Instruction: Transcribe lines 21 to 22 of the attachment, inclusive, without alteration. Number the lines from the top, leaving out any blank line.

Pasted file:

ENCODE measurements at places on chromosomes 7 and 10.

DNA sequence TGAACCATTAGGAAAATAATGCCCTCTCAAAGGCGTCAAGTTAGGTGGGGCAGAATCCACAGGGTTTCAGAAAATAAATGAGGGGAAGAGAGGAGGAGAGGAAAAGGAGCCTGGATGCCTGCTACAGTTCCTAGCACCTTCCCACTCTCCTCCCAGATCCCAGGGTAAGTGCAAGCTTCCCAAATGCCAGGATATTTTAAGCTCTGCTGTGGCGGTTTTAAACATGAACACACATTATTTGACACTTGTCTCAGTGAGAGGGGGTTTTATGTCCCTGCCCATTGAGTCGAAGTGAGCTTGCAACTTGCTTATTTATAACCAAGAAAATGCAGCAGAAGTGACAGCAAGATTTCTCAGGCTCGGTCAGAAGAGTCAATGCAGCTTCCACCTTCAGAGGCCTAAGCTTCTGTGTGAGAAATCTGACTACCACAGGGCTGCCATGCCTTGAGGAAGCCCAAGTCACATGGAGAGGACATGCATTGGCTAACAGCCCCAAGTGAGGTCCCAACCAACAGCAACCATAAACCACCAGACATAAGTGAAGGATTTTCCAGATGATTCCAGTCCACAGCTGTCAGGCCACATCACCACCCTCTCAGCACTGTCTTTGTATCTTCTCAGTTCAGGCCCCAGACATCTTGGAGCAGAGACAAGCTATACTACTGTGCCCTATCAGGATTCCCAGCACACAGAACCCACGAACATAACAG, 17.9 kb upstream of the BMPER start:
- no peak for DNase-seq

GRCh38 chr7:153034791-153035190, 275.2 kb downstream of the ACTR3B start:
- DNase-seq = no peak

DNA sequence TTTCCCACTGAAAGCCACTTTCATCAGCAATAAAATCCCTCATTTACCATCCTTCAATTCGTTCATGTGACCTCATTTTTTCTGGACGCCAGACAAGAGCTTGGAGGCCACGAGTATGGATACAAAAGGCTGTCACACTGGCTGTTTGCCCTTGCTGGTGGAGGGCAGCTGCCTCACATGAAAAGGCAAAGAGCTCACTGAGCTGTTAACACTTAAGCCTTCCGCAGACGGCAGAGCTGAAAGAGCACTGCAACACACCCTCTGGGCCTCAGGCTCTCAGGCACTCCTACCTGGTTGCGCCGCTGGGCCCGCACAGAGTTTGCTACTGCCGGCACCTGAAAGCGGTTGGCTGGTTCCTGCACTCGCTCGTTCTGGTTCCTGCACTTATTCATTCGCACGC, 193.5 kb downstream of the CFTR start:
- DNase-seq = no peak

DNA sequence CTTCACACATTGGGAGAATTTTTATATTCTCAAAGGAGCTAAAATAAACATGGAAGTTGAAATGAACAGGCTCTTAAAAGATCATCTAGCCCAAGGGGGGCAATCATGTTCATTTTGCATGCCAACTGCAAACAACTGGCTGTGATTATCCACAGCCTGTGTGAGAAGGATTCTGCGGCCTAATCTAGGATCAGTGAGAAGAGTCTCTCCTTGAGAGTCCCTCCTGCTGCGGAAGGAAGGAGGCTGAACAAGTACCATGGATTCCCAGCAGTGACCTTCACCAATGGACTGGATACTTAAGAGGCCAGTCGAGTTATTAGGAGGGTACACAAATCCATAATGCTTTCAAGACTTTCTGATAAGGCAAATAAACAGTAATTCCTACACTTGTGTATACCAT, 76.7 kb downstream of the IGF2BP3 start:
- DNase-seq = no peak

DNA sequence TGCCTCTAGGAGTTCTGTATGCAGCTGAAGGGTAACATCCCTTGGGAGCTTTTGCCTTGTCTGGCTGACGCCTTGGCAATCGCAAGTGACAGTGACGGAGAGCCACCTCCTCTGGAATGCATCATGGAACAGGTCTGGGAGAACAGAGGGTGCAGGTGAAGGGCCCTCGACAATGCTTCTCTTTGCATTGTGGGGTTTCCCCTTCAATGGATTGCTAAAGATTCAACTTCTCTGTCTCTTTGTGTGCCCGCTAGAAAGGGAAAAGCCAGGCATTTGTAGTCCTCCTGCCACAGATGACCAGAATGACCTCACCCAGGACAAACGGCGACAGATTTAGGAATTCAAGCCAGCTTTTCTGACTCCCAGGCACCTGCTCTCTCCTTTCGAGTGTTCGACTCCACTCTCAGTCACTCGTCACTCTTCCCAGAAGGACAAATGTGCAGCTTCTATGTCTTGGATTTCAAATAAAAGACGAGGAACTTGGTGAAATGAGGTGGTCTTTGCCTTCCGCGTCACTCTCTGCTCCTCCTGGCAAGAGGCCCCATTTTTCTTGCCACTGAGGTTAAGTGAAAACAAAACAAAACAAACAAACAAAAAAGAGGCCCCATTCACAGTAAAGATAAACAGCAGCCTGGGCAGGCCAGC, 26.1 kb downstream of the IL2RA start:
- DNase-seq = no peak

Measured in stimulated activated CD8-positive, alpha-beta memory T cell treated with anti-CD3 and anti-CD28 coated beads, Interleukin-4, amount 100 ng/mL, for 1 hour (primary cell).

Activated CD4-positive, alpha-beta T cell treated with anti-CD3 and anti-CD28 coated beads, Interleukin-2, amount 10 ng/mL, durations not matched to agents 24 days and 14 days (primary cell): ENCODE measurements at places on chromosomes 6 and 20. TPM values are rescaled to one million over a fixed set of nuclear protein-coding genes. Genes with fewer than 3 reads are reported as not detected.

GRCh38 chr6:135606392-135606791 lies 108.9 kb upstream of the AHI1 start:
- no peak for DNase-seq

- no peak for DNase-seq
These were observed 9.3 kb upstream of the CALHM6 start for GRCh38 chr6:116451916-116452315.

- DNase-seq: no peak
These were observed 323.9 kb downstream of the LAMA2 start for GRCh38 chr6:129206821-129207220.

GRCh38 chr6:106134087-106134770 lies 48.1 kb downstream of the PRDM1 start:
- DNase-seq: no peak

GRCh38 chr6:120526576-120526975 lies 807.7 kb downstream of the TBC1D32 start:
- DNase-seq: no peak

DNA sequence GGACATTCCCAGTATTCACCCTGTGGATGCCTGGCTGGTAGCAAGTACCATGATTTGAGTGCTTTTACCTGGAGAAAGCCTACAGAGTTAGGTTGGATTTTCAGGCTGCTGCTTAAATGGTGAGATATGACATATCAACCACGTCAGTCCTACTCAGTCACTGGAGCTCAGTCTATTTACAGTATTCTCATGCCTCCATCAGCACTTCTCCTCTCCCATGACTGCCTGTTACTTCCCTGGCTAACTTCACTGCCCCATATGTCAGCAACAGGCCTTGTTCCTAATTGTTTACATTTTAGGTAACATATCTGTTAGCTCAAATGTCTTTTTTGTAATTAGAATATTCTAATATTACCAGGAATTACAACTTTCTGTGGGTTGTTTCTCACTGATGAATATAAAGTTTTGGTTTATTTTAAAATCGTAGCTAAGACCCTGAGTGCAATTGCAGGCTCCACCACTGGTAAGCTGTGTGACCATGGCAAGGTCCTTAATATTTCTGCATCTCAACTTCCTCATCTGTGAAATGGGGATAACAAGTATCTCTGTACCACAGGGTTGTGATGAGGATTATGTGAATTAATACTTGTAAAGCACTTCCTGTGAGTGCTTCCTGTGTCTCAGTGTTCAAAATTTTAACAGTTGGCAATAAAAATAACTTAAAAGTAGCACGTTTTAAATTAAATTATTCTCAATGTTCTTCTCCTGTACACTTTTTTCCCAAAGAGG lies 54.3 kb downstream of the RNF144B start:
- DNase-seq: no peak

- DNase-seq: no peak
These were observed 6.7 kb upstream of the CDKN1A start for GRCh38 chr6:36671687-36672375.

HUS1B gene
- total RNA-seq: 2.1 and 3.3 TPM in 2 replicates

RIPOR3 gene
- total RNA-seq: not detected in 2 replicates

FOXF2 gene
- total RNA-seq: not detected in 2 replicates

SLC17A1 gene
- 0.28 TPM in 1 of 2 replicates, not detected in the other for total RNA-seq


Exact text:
- DNase-seq: no peak

GRCh38 chr6:120526576-120526975 lies 807.7 kb downstream of the TBC1D32 start: